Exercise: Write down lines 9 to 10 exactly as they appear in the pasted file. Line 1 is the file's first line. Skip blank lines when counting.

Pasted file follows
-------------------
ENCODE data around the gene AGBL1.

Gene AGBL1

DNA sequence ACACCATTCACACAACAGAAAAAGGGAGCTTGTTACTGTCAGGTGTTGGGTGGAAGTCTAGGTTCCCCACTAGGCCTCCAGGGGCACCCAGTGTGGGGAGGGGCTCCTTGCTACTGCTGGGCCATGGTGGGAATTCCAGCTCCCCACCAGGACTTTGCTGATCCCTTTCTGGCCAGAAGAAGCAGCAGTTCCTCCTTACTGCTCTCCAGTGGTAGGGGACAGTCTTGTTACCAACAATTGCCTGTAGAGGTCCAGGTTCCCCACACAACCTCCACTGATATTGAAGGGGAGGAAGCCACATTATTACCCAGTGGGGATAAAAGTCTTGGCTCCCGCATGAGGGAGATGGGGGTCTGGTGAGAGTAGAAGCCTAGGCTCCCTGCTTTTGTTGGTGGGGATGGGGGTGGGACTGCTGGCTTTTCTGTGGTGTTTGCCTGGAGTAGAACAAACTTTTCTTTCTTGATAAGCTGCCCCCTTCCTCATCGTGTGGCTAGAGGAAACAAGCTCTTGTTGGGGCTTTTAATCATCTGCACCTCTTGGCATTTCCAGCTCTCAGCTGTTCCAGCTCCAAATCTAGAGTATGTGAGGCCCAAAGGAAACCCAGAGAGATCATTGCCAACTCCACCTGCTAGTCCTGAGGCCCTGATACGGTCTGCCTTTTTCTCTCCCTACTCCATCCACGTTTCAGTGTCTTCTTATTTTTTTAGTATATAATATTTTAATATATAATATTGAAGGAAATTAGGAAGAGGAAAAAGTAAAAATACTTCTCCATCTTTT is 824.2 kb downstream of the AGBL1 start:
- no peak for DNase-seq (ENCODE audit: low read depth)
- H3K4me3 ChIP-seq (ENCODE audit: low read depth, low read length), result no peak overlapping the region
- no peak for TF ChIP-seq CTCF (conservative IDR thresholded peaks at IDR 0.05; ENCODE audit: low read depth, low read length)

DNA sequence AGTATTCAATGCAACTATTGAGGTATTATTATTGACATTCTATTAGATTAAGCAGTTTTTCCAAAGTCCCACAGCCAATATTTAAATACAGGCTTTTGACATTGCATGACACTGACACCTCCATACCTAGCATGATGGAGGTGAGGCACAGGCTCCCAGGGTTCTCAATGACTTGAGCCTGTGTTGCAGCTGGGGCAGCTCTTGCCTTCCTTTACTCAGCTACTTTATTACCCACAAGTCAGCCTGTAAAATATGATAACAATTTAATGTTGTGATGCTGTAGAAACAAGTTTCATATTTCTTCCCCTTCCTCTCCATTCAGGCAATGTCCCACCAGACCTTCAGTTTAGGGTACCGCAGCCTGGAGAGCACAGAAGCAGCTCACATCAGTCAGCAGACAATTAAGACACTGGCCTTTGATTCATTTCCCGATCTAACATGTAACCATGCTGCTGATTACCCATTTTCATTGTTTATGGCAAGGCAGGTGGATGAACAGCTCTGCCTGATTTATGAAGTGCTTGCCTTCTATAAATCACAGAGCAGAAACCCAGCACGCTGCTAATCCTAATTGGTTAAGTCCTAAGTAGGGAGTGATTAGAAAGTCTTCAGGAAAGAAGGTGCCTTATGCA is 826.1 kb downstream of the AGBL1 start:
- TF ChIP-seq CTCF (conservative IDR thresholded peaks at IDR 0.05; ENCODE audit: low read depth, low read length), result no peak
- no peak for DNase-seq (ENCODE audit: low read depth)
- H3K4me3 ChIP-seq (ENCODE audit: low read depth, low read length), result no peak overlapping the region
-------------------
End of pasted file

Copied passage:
- no peak for DNase-seq (ENCODE audit: low read depth)
- H3K4me3 ChIP-seq (ENCODE audit: low read depth, low read length), result no peak overlapping the region